The Senate voted 72-18 Thursday to confirm oncologist Stephen Hahn as the next commissioner of the Food and Drug Administration.

The vote came nine days after the Health, Education, Labor and Pensions Committee voted 15-3 to send his nomination to the full Senate. HELP Committee Chairman Lamar Alexander of Tennessee called Hahn, who was the chief medical executive at the University of Texas MD Anderson Cancer Center in Houston, “the right leader for the FDA at this critical time” Thursday.

“Dr. Hahn can now get to work approving new lifesaving drugs and devices, regulating tobacco and e-cigarettes, addressing the opioid crisis, ensuring pain patients can receive the medications they need and protecting our nation’s food supply,” Alexander said.

At his confirmation hearing Nov. 20, Hahn offered few clues on how he would make decisions on hot-button issues such as the regulation of e-cigarettes, which caused HELP Ranking Member Patty Murray of Washington to vote against his confirmation.

But Hahn said, “Data, science and the law will guide decisions I would make if I am fortunate enough to be confirmed as Commissioner of Food and Drugs.”

The hearing also offered little insight into how Hahn might deal with issues important to the food and agricultural industries, though he seemed receptive to comments from Wisconsin Democrat Tammy Baldwin, who brought up the matter of plant-based milk products.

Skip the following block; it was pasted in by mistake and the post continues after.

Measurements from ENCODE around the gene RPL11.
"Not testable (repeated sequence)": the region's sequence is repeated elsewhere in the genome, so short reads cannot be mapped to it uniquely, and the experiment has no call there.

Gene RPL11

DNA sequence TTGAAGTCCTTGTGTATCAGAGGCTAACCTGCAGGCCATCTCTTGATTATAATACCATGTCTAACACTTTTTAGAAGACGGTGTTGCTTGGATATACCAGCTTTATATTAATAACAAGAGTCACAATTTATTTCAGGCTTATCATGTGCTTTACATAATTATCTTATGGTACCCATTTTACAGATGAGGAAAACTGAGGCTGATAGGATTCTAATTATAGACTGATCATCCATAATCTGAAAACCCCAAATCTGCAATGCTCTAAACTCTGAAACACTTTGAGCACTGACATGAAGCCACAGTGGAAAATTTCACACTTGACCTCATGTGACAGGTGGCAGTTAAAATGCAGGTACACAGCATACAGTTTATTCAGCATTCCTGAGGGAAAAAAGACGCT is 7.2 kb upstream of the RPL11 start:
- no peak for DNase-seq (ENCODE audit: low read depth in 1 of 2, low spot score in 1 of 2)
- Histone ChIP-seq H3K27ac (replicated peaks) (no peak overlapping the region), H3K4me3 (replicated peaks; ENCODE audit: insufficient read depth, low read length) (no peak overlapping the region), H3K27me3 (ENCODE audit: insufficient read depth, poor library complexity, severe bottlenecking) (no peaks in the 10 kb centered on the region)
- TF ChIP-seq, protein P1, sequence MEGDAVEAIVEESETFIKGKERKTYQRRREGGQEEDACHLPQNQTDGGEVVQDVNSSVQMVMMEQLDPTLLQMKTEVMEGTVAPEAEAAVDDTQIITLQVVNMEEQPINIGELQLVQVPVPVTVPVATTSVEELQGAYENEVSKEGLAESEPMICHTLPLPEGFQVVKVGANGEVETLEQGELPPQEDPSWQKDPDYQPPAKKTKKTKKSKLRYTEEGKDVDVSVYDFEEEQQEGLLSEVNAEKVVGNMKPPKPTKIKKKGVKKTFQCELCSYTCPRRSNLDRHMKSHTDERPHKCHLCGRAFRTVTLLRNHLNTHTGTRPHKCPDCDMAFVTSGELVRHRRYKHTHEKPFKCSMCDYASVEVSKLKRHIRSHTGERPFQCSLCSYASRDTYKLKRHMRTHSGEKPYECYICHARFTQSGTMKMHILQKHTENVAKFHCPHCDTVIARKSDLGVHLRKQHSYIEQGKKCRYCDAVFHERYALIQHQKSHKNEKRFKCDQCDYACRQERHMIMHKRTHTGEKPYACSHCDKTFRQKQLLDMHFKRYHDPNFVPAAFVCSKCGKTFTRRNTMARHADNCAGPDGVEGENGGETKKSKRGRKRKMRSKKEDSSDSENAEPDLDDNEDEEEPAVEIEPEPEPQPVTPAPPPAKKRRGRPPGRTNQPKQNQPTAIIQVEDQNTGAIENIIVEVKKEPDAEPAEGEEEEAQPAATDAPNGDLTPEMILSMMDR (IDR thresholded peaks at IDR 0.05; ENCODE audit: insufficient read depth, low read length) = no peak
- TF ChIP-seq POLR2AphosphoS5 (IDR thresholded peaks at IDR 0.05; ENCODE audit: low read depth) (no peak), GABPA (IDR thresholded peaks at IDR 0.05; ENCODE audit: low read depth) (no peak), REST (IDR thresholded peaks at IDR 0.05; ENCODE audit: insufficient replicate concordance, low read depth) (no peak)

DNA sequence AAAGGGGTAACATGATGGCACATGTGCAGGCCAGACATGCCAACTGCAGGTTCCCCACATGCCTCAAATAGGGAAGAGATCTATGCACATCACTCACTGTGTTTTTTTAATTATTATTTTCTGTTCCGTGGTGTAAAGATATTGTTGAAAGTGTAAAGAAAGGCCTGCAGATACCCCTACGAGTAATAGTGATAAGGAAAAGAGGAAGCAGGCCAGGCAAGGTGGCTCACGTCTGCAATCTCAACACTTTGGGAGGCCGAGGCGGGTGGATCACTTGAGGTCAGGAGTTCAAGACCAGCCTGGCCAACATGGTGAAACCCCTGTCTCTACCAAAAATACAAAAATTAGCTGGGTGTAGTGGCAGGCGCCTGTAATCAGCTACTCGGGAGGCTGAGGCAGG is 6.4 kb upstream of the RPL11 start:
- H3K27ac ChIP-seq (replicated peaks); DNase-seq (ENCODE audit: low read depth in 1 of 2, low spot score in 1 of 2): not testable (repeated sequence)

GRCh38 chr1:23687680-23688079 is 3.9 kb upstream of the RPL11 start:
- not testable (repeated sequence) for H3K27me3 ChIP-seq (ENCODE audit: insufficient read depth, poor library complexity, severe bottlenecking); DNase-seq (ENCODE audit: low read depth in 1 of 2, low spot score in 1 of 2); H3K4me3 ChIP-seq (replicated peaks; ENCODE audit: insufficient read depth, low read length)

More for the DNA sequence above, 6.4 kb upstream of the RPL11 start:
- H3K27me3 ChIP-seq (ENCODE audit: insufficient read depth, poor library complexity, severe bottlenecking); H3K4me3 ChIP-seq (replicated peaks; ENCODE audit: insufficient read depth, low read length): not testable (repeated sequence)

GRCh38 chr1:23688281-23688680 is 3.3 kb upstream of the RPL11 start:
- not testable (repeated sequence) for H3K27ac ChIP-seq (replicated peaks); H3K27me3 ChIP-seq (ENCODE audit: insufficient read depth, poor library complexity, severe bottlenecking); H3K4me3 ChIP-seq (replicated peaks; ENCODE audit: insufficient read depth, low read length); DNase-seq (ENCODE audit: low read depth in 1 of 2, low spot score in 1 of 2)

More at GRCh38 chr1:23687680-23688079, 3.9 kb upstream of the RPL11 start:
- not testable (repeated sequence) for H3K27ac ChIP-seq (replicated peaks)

Baldwin said there are “many imitation products that get away with using dairy terms without meeting Standards of Identity” and asked him how he planned to enforce the SOI’s.

“I am in favor of clear, transparent, understandable labels,” Hahn said.

He also committed to working on regulations for hemp-derived cannabidiol (CBD) after Sen. Pat Roberts, R-Kan., said “hemp is the latest thing with regards to farmers, ranchers, and growers.”

Despite "a significant proportion of Americans" who believe FDA has concluded CBD is safe, "There are unanswered questions that need to be filled in by data,” Hahn said.

Hahn said there are “signals that CBD can be an effective medical product,” but that “we have to have a clear and transparent framework for assessing” it.

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